The mall-infesting zombies of Dead Rising are back and ready for some much needed zombie bashing.
It has been four years since the release of the original Dead Rising from Capcom and instead of standing in the shoes of the now legendary Frank West, Dead Rising returns to tell the tale of Chuck Greene, an ex-Motorcross champion who has gotten himself in a little bit of a fix.
How does Dead Rising 2 stack up to its predecessor? We find out, full review after the jump.
Chuck Greene isn’t your average run-of-the-mill U.S citizen, but then again, protagonists rarely are.
As an ex-motocross champion who lost his wife and his job and Chuck has been left to fend for his daughter with nothing but a huge cleft chin and memories of the glory days.
In order to generate some income, Chuck has entered a crazy reality TV show called Terror Is Reality, in which riders on chainsaw-fitted motorcross bikes plow through hordes of zombies in front of a live audience.
To cut a very long intro short, shortly after the show, zombies manage to break free of their holding areas and begin to wreak havoc on Fortune City. Chuck discovers that he has been framed for the entire mess, and it is up to him to prove his innocence and keep his daughter safe before the military arrives in, you guessed it, three days time.
If you have already played the first Dead Rising, then I don’t really have to explain how this game works at all, as it is pretty much exactly the same as the first with a few changes here and there.
For those of you who don’t know, here is a basic rundown. In Dead Rising 2, you have 72 (not real-time) hours to run around the “open-world” setting of Fortune City and do all that you need to do before the military arrives . When the hours run out, the game is over. When the game ends, you can start it over but keep your upgrades and stats. In fact, Dead Rising is meant to be played this way and is basically impossible to fully complete in one play-through.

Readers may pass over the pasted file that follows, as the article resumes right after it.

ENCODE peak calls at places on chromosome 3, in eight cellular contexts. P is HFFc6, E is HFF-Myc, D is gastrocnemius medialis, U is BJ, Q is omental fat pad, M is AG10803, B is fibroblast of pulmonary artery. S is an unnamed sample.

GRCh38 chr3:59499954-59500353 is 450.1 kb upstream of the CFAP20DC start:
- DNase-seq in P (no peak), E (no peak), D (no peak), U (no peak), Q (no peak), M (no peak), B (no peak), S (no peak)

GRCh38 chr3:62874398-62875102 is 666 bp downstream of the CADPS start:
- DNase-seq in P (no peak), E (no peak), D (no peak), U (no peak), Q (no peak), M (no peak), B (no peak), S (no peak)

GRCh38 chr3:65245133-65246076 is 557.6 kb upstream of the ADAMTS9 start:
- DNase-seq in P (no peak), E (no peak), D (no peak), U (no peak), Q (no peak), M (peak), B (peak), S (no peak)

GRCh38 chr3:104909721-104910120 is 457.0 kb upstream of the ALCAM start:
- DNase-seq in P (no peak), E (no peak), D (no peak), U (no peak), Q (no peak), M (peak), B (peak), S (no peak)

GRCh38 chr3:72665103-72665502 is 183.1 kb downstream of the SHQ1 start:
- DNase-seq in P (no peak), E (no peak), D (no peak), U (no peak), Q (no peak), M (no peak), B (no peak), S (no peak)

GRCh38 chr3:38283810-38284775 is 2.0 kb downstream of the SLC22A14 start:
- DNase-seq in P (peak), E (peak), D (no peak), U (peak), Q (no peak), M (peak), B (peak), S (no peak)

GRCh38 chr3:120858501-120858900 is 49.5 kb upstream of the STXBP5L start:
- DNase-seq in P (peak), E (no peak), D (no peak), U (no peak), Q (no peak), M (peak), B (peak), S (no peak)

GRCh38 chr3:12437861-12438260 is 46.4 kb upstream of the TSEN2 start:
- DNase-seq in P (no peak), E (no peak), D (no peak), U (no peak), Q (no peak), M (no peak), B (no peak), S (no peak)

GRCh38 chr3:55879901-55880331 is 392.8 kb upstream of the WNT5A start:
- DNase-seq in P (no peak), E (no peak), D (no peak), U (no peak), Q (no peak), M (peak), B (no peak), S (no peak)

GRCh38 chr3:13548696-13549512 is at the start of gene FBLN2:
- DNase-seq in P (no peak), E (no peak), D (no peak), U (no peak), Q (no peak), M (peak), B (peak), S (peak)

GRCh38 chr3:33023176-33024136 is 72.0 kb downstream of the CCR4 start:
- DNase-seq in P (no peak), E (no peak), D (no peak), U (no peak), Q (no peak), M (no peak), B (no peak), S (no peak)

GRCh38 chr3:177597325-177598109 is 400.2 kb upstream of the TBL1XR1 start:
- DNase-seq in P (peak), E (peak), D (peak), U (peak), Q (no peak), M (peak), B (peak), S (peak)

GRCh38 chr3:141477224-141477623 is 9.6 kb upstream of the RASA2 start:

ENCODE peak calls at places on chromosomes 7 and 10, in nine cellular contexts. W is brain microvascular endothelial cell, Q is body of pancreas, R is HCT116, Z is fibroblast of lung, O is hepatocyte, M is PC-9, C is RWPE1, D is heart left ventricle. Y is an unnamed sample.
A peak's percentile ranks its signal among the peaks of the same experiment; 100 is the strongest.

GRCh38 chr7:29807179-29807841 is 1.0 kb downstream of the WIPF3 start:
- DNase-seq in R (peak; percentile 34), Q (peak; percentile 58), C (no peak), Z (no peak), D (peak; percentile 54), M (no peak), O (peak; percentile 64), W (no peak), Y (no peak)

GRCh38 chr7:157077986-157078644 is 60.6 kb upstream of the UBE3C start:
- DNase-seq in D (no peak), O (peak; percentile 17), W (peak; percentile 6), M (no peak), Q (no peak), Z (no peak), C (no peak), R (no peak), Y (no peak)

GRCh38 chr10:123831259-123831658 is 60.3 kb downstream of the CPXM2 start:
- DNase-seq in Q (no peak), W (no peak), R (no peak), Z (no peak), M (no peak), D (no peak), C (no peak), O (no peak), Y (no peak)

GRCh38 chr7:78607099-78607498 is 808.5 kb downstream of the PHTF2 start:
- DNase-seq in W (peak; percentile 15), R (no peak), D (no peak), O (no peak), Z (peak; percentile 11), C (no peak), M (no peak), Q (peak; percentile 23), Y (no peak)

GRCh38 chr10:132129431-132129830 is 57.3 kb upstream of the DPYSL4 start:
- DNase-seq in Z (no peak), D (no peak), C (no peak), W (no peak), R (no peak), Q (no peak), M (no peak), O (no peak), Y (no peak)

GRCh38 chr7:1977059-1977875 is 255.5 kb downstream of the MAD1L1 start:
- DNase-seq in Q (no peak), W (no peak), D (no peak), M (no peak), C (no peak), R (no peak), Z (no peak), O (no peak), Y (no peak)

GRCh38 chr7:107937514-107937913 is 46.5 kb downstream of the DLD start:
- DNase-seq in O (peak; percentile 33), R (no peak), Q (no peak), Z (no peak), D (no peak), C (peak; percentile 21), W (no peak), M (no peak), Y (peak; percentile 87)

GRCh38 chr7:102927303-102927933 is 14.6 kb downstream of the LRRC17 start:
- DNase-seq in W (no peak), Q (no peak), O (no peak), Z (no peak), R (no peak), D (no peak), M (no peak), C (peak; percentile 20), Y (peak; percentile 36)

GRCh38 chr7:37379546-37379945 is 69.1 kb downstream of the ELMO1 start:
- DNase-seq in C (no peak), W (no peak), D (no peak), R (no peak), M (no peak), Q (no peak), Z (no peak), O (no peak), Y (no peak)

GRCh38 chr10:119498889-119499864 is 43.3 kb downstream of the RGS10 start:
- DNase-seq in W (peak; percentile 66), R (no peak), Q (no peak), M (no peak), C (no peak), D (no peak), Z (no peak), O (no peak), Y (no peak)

During the 72 hours, you have tasks that need to be completed at certain times as well as within certain timeframes. While most missions consist of you having to save people and bring them back to the safe-house, case missions need to be completed in order to discover the truth of the story. If you are not in the right place at the right time when a case mission actives, the entire main storyline is completely lost. From there you have the option of reloading and trying again, or deciding to continue on and leave the story for another play-through.
This is where I need to make a big point of emphasizing that new-comers to Dead Rising need to really pay attention.
If you are looking for an action game that has a straight-forward story and structure, Dead Rising 2 is not for you. The game can basically be split into two different experiences: doing missions and killing zombies.
While you might think that the two go hand-in-hand, they really don’t. In order to complete the missions you will spend a lot of time avoiding zombies at all costs, keeping your health up and trying to get people through the hordes. The missions can become infuriating at times especially coupled together with the fact that the game has no sort of autosave feature whatsoever and only allows you to save using restrooms spread throughout the game world.
If for example. you set out to do a rescue mission and end up failing the mission or dying (sometimes for reasons caused by bad game design), you can easily lose anywhere from 10 – 20 minutes of game time when loading back to your previous save.
This was easily the biggest gripe I had with the game, and one that made me shut the game off on more than one occasion out of pure frustration. If you are the type of gamer who only gets to play in short bursts, the save system will be an issue for you, as game time can easily get lost, and the need to simply shut the game off will result in loss of progress unless you are able to get to a save point first.
Last Updated: October 1, 2010